A short food guide to decipher a Venetian menu and to discover what to eat in Venice, beyond Pizza and lasagne
Venice cuisine is among the most fascinating you could taste in Italy, and not only for its delicious taste.
Over centuries, Venice has built contacts both with the inland and with diverse and faraway countries: therefore, its culinary tradition presents a variety of dishes linked to the different origins of ingredients. This is why you can see in Venice dishes baccalà (dried salted cod) from the Baltic routs, precious spices from the caravans of Asia but also fresh vegetables from islands of the estuary and fish from the lagoon and the Adriatic sea.
The “antipasti” (starters), are one of the wonders of Venice food tradition. You can actually eat them as a starter at lunch or dinner, or as a complement to your pre-lunch / pre-dinner glass of wine (“aperitivo”). You may find them in an endless variety and quantity in the traditional “cicchetterie” – that is, traditional eateries and bars offering “Cicchetti”. Read my post “Gondole & Cicchetti” to learn more and get a couple of good addresses.
Here is a selection of traditional starters:
Baccalà mantecato is a savory hence delicate dish made with salted codfish that’s boiled, skinned, and literally beaten to a pulp, as olive oil is drizzled “al filo”, and seasoned with a little salt and fresh pepper. It is often served as a topping of toasted slices of “polenta” (cornmeal mush).
Sarde in Saor
The saor is an tasty cooking method that was used by Venetian sailors to preserve food when out at sea. Sardines (small pilchards) are first deep fried and then covered with a mixture of onions caramelized with vinegar, pine nuts and raisins (yes, it sounds weird, but believe me, they are delicious!). Sarde in saor are even more tasteful when eaten after 24 hours from the beginning of the preparation.
Fondi (“ends”) are simply artichoke ends, soaked in oil and marinated in spices. Tender and cool, they were a lovely start to a meal — flavorful and not too filling.
Primi piatti (first courses)
Spaghetti con i caparonzoli (spaghetti alle vongole)
Spaghetti con le Vongole (Adriatic sea typical clams, called “caparonzoli” in Venice) is one of my favorite dishes, and you can’t leave Italy without tasting it! Although this recipe originates from Venice, it’s so delicious that it’s now become a classic Italian dish, available in most seaside destinations.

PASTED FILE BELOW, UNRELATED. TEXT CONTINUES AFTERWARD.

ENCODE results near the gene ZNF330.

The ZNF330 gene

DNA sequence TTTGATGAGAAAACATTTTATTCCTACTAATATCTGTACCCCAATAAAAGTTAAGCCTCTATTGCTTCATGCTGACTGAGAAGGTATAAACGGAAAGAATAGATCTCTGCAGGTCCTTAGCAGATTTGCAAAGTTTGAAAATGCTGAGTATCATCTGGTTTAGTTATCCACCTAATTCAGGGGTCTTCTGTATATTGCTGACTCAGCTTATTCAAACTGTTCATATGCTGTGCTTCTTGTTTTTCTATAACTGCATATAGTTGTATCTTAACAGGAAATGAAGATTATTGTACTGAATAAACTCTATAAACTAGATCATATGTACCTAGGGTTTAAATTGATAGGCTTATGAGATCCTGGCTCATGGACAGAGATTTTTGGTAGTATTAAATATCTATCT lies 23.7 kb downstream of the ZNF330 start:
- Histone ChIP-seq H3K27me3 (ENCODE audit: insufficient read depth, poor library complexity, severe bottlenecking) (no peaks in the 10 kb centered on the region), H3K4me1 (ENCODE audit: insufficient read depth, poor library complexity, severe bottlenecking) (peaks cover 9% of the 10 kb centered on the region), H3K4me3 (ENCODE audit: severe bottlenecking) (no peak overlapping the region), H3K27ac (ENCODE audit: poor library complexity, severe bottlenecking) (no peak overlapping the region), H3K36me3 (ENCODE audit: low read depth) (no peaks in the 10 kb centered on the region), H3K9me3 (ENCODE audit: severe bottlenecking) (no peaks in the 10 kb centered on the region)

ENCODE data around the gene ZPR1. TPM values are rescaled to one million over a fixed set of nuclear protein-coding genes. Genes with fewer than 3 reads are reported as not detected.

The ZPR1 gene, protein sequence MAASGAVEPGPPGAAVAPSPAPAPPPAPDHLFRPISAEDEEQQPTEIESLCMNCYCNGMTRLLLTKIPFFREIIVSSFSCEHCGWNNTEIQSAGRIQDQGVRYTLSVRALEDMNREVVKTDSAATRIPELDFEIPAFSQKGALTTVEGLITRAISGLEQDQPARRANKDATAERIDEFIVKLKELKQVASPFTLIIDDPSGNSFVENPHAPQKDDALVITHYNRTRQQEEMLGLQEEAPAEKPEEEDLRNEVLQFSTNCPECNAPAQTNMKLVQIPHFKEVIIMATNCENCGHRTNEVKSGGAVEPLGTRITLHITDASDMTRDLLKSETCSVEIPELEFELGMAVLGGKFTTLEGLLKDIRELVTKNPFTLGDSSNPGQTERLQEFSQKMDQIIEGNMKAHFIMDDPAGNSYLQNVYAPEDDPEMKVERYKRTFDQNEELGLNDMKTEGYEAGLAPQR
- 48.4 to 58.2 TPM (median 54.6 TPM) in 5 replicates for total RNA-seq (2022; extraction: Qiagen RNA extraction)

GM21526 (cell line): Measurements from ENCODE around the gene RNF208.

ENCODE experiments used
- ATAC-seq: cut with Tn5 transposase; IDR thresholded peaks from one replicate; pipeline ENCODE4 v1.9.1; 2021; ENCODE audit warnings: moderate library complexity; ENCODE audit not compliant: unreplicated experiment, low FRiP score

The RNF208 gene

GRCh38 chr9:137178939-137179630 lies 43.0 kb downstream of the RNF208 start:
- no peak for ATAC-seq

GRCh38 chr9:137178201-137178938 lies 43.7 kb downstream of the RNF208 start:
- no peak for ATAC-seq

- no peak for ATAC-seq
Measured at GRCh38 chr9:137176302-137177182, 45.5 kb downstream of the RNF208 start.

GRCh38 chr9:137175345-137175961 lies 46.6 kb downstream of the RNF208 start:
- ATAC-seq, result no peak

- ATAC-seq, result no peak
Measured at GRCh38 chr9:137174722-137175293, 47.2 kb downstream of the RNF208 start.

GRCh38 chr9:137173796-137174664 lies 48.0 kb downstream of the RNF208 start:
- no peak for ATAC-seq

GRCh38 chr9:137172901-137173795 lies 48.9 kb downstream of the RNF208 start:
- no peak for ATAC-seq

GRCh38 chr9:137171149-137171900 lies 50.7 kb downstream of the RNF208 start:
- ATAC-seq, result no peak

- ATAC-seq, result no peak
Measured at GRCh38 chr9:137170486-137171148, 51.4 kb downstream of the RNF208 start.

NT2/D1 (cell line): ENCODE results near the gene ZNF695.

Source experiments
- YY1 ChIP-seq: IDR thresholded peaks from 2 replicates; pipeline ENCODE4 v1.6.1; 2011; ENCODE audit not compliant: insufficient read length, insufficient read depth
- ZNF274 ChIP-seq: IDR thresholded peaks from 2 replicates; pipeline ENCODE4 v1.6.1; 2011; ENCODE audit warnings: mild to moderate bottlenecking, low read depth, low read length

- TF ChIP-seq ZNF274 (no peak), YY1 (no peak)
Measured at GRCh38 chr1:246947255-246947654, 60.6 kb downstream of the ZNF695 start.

Clams are cooked with olive oil, garlic, Chili, white wine and parsley (fresh tomatoes are optional but “allowed”, but not tomato sauce!)
Pasta e fasioi (pasta e fagioli)
Literally “Pasta and Beans”. It’s a savory thick bean soup (prepared with sauteed carrots, onions, celery, bacon and, sometimes, an addition of tomato sauce), mixed with Tagliatelle crushed into small pieces.
Risi e bisi – Riso con i piselli
It’s a traditional pea and rice soup, not to be confused with “risotto”. Peas are sauteed with bacon, minced onions and parsley and then cooked with rice. Before serving grated cheese and freshly milled pepper are added to the dish. It’s the traditional dish of St. Marc day (25th of april)
Secondi piatti (second courses: fish / meat dishes)
Fegato alla veneziana (Liver Venetian style)
One of the most famous Venice dishes. It’s a slice of veal liver, fried in olive oil with onions. It’s served hot, often with Polenta as a side dish.
Capasanta (or cappasanta) is the Italian name for Scallops. Therefore, Capesante gratinate are simply gratin scallops (scallops topped with a mix of bread crumbs, grated parmesan cheese, parsley and olive olive oil and cooked in very hot oven).
Calamari alla veneziana
Delicious calamari stuffed with their minced tentacle, bread crumbs, parsley, garlic and a few anchovies, gently cooked in olive oil and white whine. You may find is also al Cicchetti.
Moleche are crabs that are caught during their molt, while their carapace is still soft (“molle” in Italian). They are deep fried and served whole. Again, weird but delicious.
This is not a Venice dish but the traditional Verona cake. It is the antagonist of more famous “Panettone” (which comes from Milan) as the Italian national Xmas cake. Actually they are both very good, so It’s up to you to nominate the winner. However, you may find it difficult to find them id not close to Xmas.
This are my pics: what about you? Share your food experience in Venice and nearby cities (Verona, Vicenza, Padova)!
Photo sources (thanks to all!):
– Baccalà mantecato http://www.sorelleinpentola.com/2010/04/mantecato-di-baccala-su-base-di.html
– Sarde in saor http://aromadicasa.blogspot.it/2010/10/sarde-in-saor.html
– Fegato alla veneziana http://gustoatavola.altervista.org/fegato-alla-veneziana/
– Capesante gratinate http://blog.ciboetradizioni.it/di-pioggia-e-di-capesante/
– Calamari alla veneziana http://ondadorto.blogspot.it/
– Moleche fritte http://www.osteria-arcadia.com/news/tipicitaautunno.html